How to Identify Spider Mite Damage on Plants
Spider mites are a menace to both home gardeners as well as commercial growers. These tiny insects can wreak absolute havoc on your gardens or even a harvest. This is because a spider mite infestation is typically detected too late.
By then, there is too much damage done and the plant is unable to recuperate. This is why it is imperative that you understand how to identify the damage done by spider mites.
What to Look For
One of the main reasons that it is so difficult to identify spider mite damage is because it can look like a symptom that can be associated with numerous other problems. One of the first signs that your plant is suffering is that there will be tiny, light dots on the leaves.
You may also notice that the leaves become bronze in color. If the infestation progresses, the leaves will turn red or yellow and eventually fall off the plant. With plants bearing fruit, it is unlikely that you will see a reduction in yield unless the plant is unable to make food anymore.
Yellowing leaves can be due to a number of reasons. To determine if spider mites are the cause, you should look at the underside of the leaf. In severe infestations, there should be webbing here. There will also be numerous eggs and mites although this can be difficult to see due to their minute size.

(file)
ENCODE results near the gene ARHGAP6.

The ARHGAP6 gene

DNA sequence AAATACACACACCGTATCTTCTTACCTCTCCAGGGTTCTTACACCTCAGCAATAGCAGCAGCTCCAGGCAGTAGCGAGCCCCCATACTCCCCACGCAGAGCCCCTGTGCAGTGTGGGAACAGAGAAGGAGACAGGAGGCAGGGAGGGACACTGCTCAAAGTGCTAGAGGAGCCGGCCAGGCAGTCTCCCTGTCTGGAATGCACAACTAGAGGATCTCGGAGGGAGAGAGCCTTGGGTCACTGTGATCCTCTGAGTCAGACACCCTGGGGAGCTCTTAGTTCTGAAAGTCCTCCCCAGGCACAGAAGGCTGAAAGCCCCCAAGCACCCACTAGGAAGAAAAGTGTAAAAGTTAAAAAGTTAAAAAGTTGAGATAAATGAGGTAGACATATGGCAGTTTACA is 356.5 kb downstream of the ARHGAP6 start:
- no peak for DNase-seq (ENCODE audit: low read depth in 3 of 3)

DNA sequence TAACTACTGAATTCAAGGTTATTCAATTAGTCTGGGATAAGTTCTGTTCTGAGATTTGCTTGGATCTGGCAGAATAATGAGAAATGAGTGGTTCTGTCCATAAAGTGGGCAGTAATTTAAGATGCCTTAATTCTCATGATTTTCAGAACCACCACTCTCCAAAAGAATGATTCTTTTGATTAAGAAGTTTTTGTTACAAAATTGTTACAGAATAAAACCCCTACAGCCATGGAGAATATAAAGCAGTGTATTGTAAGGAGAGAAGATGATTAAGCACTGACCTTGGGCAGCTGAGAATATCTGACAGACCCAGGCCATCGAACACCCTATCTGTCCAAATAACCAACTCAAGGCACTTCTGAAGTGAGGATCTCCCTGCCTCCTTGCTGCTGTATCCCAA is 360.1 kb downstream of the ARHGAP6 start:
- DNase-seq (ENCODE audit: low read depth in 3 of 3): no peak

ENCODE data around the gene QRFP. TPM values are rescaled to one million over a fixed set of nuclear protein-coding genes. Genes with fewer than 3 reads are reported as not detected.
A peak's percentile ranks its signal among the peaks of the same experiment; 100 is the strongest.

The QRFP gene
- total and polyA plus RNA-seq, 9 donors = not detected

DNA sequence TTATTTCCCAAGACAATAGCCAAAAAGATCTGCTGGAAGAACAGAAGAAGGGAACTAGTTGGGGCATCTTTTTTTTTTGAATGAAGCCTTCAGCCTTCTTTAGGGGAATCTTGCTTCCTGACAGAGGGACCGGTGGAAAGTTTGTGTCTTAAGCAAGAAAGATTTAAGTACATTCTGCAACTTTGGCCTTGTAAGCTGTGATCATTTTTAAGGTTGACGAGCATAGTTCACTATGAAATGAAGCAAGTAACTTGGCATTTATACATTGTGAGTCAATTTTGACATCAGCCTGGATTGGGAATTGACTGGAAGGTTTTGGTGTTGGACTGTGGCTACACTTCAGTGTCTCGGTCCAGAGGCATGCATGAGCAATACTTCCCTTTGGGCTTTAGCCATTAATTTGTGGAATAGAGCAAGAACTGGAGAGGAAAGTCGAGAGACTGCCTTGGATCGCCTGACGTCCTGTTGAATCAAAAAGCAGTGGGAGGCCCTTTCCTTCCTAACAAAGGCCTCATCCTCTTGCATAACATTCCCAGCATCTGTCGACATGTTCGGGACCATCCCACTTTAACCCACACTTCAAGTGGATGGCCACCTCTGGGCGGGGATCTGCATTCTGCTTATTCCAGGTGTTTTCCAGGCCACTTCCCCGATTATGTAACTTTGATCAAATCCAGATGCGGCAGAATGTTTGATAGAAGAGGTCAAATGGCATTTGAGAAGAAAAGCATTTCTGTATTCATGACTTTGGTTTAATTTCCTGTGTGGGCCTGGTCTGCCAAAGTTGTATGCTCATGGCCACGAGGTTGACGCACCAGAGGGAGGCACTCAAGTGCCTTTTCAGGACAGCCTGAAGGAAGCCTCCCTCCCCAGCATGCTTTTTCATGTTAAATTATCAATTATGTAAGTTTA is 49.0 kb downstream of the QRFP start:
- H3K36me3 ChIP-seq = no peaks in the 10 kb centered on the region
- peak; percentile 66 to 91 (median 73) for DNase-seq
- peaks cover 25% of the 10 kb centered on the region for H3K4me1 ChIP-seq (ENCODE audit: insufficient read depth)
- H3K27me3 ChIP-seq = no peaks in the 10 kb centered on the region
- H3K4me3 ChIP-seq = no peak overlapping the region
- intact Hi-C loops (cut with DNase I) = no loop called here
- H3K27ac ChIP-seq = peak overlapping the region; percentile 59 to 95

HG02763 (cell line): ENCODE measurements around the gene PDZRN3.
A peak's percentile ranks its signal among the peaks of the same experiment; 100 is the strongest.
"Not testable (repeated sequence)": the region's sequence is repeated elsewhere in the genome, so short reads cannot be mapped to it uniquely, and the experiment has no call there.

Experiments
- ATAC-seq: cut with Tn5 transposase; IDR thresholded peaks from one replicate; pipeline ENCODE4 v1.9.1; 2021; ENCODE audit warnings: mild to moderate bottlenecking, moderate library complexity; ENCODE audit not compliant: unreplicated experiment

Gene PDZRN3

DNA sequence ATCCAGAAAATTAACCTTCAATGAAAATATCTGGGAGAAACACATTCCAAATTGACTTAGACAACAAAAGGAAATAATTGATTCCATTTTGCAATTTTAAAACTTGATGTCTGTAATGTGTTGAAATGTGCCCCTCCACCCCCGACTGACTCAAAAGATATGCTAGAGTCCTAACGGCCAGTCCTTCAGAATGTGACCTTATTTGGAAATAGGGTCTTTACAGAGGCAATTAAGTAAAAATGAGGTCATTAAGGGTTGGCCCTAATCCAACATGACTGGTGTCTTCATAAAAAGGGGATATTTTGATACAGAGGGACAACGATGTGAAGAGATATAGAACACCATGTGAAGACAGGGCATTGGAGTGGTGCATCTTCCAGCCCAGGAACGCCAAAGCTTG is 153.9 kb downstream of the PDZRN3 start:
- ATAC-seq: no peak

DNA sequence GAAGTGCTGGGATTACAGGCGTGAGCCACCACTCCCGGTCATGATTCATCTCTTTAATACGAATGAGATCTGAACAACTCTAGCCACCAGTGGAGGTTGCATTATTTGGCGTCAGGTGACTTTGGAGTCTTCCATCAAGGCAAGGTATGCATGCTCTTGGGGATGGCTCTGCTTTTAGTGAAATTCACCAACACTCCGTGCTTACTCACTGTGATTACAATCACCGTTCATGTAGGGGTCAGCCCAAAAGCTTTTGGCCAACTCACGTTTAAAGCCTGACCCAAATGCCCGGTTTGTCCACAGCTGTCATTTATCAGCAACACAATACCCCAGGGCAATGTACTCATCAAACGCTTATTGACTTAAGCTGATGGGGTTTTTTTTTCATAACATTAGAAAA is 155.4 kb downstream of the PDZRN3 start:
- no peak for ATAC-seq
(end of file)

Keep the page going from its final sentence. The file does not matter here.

The best way to make sure that spider mites are involved is to get a piece of white paper or card and hold it under the infested leaf. Gently tap the leaf. If there are spider mites, they will fall onto the paper and appear as tiny, dark specks. Another option would be to get a jeweler’s loupe to be able to get a closer look at the mites.
How Spider Mites Cause Damage
A plant is greatly dependent on its ability to retain water when necessary and then allow transpiration to occur when needed. This is largely managed by the stoma present on the leaves. Spider mites pierce the topmost layer of the leaves, feeding on the cells and the liquid present inside.
In an attempt to prevent this loss of moisture, the plants close their stomata on the infected leaves. Unfortunately, this doesn’t stop the moisture loss through the holes that have already been made. After a while, the leaves get too dehydrated, resulting in leaf loss.
If the infestation continues, the plant experiences a reduction in its food-making ability. As a result, it becomes increasingly difficult for the plant to sustain itself. If the spider mites are not eradicated, the plant could end up dying completely.
As the mites are so small, it is quite easy for them to migrate from one plant to another. This can even be managed by them crawling onto your clothes and being transplanted in this manner. If you do notice spider mite damage, you should always isolate the infected plant. If the infestation is too great, you may need to get rid of the entire plant to save the nearby plants.
To learn more about vegetable gardening of various kinds, you should absolutely check out The MiniFarming Guide to Vegetable Gardening.